Americans believe gays should be allowed to serve openly in
the military, there is still some concern on the part
of soldiers about a fully integrated armed
forces, according to a Reuters
have shown the majority of American voters believe
gays should not have to abide by "don't ask, don't
tell," a 1993 law that forces gay soldiers into the closet.
Now that President Obama -- a much stronger supporter
of gay rights than his predecessor, George W. Bush --
is in office, many believe "don't ask, don't tell"
will go the way of waterboarding. In fact, when Obama
spokesman Robert Gibbs was asked whether Obama would end
"don't ask, don't tell," he answered on the
president's transition website earlier this month,
"You don't hear politicians give a one-word answer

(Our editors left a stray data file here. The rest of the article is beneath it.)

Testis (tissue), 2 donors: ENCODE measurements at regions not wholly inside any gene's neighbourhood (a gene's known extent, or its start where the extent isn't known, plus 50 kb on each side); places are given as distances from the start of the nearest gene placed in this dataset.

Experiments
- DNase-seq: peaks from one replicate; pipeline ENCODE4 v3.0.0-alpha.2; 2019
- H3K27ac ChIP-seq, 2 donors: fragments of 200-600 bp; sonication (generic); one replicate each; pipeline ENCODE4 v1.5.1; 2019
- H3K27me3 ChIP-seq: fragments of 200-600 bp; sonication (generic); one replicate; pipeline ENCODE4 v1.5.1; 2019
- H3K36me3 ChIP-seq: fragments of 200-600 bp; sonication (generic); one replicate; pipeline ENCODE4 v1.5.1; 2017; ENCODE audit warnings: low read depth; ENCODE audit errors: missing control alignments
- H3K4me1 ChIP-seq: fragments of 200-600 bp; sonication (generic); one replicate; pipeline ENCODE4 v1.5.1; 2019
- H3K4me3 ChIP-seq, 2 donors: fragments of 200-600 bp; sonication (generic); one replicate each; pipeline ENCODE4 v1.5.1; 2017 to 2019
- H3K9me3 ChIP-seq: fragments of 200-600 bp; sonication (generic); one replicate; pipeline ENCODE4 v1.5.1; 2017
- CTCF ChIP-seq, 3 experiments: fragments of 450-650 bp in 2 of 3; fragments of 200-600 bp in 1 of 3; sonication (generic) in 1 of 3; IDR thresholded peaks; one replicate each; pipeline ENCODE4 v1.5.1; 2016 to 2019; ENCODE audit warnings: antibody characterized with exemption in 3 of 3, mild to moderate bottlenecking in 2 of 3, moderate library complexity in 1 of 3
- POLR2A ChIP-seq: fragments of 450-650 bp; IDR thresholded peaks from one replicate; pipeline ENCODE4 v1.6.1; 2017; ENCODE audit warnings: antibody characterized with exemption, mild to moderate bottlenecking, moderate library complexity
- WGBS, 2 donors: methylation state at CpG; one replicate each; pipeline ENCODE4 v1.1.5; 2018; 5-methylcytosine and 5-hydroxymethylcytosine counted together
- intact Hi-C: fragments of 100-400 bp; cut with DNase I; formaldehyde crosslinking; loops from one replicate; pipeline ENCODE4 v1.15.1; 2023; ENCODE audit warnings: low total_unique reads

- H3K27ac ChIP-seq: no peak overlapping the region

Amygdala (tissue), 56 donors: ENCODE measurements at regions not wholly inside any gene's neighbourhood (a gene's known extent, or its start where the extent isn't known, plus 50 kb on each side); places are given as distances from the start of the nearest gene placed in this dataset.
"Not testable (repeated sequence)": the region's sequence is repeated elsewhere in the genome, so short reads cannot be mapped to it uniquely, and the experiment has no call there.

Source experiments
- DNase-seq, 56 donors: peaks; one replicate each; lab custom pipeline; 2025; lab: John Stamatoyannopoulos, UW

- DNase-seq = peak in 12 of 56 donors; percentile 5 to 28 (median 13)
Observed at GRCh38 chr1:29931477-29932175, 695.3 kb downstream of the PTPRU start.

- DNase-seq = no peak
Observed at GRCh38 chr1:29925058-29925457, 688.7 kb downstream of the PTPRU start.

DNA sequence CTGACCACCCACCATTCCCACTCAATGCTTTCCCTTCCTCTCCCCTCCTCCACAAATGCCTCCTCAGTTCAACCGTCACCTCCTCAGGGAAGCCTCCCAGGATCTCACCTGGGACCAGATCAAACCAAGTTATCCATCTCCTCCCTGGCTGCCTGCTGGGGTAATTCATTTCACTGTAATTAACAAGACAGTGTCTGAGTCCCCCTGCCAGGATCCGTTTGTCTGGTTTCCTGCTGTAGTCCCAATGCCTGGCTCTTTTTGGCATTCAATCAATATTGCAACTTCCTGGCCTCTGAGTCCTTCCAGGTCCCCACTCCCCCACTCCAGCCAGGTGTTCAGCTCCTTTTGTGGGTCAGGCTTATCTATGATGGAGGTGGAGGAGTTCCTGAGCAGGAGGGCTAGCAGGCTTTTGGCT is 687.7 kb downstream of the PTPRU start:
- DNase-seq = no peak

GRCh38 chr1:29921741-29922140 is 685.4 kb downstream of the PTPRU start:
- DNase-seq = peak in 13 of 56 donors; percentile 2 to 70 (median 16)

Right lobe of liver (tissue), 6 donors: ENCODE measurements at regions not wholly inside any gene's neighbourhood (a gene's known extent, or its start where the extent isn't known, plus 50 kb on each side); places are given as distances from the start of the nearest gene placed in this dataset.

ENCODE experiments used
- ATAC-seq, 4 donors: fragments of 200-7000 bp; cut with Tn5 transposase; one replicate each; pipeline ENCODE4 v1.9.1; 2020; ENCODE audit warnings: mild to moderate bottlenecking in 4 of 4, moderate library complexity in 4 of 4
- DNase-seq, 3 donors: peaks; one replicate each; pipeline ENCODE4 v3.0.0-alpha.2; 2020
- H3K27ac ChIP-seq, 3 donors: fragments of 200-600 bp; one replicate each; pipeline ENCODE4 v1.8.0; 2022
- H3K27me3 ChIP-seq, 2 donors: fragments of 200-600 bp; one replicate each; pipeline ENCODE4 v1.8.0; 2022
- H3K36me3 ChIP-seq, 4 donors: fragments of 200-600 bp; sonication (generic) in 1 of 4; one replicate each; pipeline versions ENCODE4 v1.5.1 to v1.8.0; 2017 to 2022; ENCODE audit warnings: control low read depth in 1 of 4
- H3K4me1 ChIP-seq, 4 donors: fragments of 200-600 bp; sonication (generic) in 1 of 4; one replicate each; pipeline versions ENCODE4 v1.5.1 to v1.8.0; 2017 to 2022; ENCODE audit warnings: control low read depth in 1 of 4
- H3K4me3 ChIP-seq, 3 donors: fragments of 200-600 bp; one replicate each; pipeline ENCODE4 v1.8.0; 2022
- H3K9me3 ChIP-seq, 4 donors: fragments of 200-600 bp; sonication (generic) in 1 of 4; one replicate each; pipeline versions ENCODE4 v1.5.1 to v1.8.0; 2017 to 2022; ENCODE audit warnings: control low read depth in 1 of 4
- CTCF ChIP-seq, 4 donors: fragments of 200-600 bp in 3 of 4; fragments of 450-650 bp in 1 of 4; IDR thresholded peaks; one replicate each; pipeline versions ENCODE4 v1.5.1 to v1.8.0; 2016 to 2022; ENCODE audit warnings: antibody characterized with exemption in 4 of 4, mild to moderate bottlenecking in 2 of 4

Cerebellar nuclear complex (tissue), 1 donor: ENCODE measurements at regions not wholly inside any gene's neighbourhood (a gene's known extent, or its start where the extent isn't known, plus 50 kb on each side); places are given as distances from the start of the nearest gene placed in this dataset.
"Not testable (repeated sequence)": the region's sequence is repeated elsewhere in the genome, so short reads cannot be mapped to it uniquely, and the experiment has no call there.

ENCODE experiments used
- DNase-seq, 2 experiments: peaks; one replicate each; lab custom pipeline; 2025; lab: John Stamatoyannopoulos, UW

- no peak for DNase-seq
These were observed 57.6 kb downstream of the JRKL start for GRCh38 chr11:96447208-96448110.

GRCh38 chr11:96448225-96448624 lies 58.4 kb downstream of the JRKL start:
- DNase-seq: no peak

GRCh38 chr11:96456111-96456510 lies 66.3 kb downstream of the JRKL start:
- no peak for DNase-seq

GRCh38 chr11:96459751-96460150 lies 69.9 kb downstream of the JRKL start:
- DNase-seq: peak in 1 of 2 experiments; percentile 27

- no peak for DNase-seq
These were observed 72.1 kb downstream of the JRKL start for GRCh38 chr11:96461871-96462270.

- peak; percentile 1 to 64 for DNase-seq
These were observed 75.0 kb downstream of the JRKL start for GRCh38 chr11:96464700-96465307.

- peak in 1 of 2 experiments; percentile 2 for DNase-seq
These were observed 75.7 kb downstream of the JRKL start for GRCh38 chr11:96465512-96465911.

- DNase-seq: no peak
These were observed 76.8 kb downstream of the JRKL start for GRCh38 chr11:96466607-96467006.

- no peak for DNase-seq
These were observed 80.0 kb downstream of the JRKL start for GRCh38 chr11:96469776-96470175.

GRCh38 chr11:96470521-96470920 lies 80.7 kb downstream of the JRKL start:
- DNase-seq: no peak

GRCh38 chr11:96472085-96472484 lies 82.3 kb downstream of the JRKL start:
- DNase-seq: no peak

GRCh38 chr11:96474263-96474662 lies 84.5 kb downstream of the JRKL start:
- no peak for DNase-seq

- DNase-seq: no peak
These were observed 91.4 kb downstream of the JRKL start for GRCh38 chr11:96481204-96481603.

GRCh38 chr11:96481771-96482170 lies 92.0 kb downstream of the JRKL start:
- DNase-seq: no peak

much. But it's 'yes.'"
But some soldiers
quoted in the Reuters piece expressed concern about
openly gay soldiers serving, especially in a time that
America is fighting two wars. Specialist Justin
Scharan, from Washington State, told Reuters, "I'm
Christian, so I really don't believe it's a good thing.
But if it happens, there's not much we can do."
"Don't ask, don't
tell" continues to end many military careers -- over
600 gay soldiers were dismissed just in 2007. Gay soldiers
already serve openly, with little controversy, in
nations including the United Kingdom, Israel,
Australia, and Germany.
quietly endorse ending the discriminatory policy, which was
enacted by President Bill Clinton after his efforts to allow
openly gay soldiers in the armed forces backfired
under pressure from Christian and military groups.
A soldier who
wouldn't give his name told Reuters, "Put it this way:
if they're willing to fight for their country, to me, it
doesn't make a difference. Everybody has a right to
defend their country, even if they are gay." (Neal